The presence of aggressive fish, temperature and pH changes, excessive ammonia levels, a limited tank size, and insufficient feed are just a few of the numerous factors that can cause stress in molly fish. Looking for further indicators is the simplest approach to establish whether or not shimmying in mollies is brought on by stress. Fish that are under pressure frequently hide. They move quickly and wildly as they swim, occasionally slamming against the decorations and walls.
While some mollies will gasp at the surface, others will lie at the bottom. Long-term loss of appetite is another possibility. They will occasionally start to lose their color. Any one of these signs, whether present or not, indicates stress.
Stress can result from bacterial and parasite illnesses in mollies, and stress can result in shimmying. Mollies are compelled to brush against the things in the tank because some ailments, such as ich, make them feel uncomfortable. Such action may be interpreted as shaking by certain aquarists.
Do Livebearers Suffer from this Disease?
Shimmying used to be related to the ailment that was once known as livebearer disease. Even now, people still say that. Adding fish from brackish or hard water to freshwater aquariums is referred to by this general phrase.
Molly fish from the store is not as tough as those from the wild. The shock of being suddenly exposed to the conditions of a freshwater tank impairs their immune system. Sometimes, people unknowingly buy stressed fish from the grocery store. The store owner didn’t adequately acclimatize them before bringing them in from the wild. The outcome is that the new aquarists must deal with the consequences.
In certain places, the whole list of ailments is referred to as “Livebearer Disease.” Although it tends to generalize the scenario, you are still free to use that word. Shaking is not an illness, in the end.
Instead, it is a symptom that mollies experience as a result of the unhealthy circumstances in their tank. It is recommended to make an attempt to discover one or more of the explanations listed above if your body shakes from side to side rather than disregarding the symptom as Livebearer Disease.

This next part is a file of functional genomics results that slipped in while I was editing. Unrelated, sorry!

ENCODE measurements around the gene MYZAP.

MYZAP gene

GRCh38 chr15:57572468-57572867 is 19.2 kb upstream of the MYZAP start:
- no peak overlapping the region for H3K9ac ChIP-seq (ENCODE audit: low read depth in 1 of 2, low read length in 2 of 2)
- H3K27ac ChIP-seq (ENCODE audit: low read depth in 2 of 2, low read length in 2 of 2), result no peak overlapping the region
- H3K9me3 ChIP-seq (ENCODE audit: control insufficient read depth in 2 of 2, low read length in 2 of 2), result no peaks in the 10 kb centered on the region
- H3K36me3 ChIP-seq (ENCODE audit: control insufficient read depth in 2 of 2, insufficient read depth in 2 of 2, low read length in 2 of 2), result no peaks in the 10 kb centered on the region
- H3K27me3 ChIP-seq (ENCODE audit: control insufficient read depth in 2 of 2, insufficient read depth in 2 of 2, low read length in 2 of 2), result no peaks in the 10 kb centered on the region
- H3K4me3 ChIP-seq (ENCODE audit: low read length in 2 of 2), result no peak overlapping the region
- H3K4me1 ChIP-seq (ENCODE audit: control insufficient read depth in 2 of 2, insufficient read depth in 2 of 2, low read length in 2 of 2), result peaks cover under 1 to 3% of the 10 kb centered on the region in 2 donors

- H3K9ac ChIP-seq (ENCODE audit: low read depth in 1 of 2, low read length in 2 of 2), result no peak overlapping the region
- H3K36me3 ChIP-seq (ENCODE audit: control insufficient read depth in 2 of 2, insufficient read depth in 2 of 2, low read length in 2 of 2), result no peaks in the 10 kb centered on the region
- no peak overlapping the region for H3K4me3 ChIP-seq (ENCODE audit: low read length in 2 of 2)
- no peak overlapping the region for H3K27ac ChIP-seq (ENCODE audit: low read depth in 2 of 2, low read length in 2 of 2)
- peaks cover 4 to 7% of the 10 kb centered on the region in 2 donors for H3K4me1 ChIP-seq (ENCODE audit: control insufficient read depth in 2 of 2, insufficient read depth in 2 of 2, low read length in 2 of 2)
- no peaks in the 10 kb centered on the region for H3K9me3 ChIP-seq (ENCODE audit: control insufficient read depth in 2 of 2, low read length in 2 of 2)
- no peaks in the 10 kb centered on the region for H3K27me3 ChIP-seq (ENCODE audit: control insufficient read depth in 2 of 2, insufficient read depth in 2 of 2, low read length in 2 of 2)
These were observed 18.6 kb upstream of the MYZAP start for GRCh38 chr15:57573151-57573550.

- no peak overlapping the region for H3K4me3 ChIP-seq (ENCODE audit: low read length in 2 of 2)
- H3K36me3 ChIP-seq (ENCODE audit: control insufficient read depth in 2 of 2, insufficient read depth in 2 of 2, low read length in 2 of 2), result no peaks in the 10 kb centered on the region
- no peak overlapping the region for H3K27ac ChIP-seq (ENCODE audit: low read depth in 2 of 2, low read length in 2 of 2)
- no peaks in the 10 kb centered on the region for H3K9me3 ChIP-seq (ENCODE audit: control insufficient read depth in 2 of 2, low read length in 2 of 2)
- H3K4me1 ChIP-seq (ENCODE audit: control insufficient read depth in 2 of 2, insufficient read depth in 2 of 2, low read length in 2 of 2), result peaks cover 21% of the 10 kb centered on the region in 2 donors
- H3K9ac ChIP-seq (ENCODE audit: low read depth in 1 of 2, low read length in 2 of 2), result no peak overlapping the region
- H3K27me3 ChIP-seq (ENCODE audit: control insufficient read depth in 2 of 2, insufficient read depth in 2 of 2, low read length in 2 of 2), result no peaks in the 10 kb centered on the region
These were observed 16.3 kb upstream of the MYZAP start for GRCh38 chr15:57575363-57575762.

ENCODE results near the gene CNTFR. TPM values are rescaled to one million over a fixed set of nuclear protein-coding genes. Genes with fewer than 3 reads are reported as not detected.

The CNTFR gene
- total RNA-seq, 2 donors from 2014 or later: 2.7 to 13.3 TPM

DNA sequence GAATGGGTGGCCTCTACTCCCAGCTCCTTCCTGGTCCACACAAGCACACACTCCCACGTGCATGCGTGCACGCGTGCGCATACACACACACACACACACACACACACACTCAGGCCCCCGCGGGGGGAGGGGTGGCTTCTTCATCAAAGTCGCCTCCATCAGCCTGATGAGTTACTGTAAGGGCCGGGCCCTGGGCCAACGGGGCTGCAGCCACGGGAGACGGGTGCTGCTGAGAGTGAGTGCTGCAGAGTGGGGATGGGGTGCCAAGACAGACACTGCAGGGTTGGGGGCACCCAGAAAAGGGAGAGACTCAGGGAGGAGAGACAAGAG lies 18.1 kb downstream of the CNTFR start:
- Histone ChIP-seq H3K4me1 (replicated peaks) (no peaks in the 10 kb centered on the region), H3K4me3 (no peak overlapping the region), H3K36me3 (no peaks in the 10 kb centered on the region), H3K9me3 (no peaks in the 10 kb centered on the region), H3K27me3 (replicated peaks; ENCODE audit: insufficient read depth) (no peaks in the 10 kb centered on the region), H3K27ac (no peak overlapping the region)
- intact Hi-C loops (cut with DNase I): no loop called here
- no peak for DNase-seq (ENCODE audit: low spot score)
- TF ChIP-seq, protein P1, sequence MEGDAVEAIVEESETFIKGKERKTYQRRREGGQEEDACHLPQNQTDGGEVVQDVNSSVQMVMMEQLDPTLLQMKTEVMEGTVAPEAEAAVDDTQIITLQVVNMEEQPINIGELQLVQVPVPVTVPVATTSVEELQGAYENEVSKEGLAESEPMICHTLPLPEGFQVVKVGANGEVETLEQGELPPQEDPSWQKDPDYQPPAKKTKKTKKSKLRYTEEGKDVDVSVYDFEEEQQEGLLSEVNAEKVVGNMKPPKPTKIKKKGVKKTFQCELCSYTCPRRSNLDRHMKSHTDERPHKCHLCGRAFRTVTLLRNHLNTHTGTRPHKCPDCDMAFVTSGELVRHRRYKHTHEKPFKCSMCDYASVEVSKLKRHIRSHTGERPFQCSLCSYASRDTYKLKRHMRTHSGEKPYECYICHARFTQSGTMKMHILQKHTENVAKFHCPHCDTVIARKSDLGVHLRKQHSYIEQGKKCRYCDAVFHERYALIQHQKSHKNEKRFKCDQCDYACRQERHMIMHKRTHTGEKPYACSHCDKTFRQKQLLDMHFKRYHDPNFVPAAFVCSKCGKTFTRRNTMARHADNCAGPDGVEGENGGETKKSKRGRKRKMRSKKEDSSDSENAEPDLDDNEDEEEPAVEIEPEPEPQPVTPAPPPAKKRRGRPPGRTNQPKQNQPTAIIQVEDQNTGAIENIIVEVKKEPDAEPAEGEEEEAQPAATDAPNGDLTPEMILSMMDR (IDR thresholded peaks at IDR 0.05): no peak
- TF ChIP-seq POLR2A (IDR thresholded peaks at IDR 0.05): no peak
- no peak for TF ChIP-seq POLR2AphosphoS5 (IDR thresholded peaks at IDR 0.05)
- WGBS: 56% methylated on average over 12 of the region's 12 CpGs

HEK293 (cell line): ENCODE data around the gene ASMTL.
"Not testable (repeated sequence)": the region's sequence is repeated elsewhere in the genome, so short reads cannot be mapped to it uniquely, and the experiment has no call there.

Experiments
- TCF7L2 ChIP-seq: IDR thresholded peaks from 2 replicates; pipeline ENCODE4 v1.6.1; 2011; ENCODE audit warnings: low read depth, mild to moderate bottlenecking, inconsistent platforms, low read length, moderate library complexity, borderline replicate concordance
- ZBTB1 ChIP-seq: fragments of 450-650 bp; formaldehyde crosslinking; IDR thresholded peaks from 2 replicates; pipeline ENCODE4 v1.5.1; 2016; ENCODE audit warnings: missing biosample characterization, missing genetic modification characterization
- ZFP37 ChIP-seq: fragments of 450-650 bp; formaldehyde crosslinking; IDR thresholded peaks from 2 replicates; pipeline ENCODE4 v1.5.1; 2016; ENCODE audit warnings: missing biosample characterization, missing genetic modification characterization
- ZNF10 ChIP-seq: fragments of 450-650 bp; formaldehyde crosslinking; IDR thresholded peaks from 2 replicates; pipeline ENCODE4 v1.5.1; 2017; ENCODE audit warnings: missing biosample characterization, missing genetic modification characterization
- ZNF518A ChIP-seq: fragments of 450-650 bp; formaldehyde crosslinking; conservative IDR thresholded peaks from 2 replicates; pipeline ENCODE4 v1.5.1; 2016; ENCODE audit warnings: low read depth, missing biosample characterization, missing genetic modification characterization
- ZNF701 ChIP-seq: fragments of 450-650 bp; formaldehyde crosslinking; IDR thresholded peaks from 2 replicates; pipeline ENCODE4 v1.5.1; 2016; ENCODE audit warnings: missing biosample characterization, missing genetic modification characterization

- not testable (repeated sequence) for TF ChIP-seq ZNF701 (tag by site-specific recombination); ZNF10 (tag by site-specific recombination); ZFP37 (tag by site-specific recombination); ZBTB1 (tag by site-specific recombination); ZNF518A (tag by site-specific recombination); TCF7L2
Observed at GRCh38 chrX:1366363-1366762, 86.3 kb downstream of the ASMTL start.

How Should Molly Fish Handle Shimmies?
Shimmying is a serious issue. Your molly is unable to regulate its nerves and muscles if it is twitching, trembling, or appearing to vibrate. Fortunately, you may assist your molly by enhancing its surroundings.
Several sensible countermeasures and defenses against shimmying are as follows:
1. Set the Water Parameters Correctly
It would be advisable to keep the tank’s optimal conditions while modifying it for molly fish. It must be between 72 and 78 degrees Fahrenheit, have a pH between 6.7 and 8.5, and be between 20 and 30 KH in hardness. Your tank must hold at least 10 gallons if you want to keep mollies. In a tank that is not only tiny but also congested, it is nearly difficult to maintain the proper parameters.
In tiny tanks, the previously listed factors are more prone to change. Furthermore, fish demand consistency in their surroundings, as you are already aware. Remember that mollies do not like soft, acidic water. To boost the hardness, you can use items like Seachem, calcium chloride, and Epsom salt.
The tank’s temperature should be between 72 and 78 degrees Fahrenheit, as I previously said. That is the intended molly fish range. The temperature ought to be steady within that range, though. A terrible omen would be, for instance, if the temperature dips from 77 degrees F today to 72 degrees F tomorrow.
2. Regularly Change the Water